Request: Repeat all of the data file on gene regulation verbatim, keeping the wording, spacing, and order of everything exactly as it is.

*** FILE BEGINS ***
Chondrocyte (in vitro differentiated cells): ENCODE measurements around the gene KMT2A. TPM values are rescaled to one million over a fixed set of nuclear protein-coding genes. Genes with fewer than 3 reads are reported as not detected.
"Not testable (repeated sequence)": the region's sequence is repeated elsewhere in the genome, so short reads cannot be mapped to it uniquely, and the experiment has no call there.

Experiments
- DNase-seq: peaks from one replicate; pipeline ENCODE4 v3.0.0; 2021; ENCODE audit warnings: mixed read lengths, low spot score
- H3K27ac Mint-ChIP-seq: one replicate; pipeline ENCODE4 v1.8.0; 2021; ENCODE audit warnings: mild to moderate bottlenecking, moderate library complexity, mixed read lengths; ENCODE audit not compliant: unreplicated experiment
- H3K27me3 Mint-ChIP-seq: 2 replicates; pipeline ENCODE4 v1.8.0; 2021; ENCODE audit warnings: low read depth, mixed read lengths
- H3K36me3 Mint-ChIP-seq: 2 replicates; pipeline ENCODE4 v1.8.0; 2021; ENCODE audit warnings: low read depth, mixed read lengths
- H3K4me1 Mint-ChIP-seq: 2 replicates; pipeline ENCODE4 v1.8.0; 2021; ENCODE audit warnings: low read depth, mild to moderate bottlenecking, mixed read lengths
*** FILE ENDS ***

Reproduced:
Chondrocyte (in vitro differentiated cells): ENCODE measurements around the gene KMT2A. TPM values are rescaled to one million over a fixed set of nuclear protein-coding genes. Genes with fewer than 3 reads are reported as not detected.
"Not testable (repeated sequence)": the region's sequence is repeated elsewhere in the genome, so short reads cannot be mapped to it uniquely, and the experiment has no call there.

Experiments
- DNase-seq: peaks from one replicate; pipeline ENCODE4 v3.0.0; 2021; ENCODE audit warnings: mixed read lengths, low spot score
- H3K27ac Mint-ChIP-seq: one replicate; pipeline ENCODE4 v1.8.0; 2021; ENCODE audit warnings: mild to moderate bottlenecking, moderate library complexity, mixed read lengths; ENCODE audit not compliant: unreplicated experiment
- H3K27me3 Mint-ChIP-seq: 2 replicates; pipeline ENCODE4 v1.8.0; 2021; ENCODE audit warnings: low read depth, mixed read lengths
- H3K36me3 Mint-ChIP-seq: 2 replicates; pipeline ENCODE4 v1.8.0; 2021; ENCODE audit warnings: low read depth, mixed read lengths
- H3K4me1 Mint-ChIP-seq: 2 replicates; pipeline ENCODE4 v1.8.0; 2021; ENCODE audit warnings: low read depth, mild to moderate bottlenecking, mixed read lengths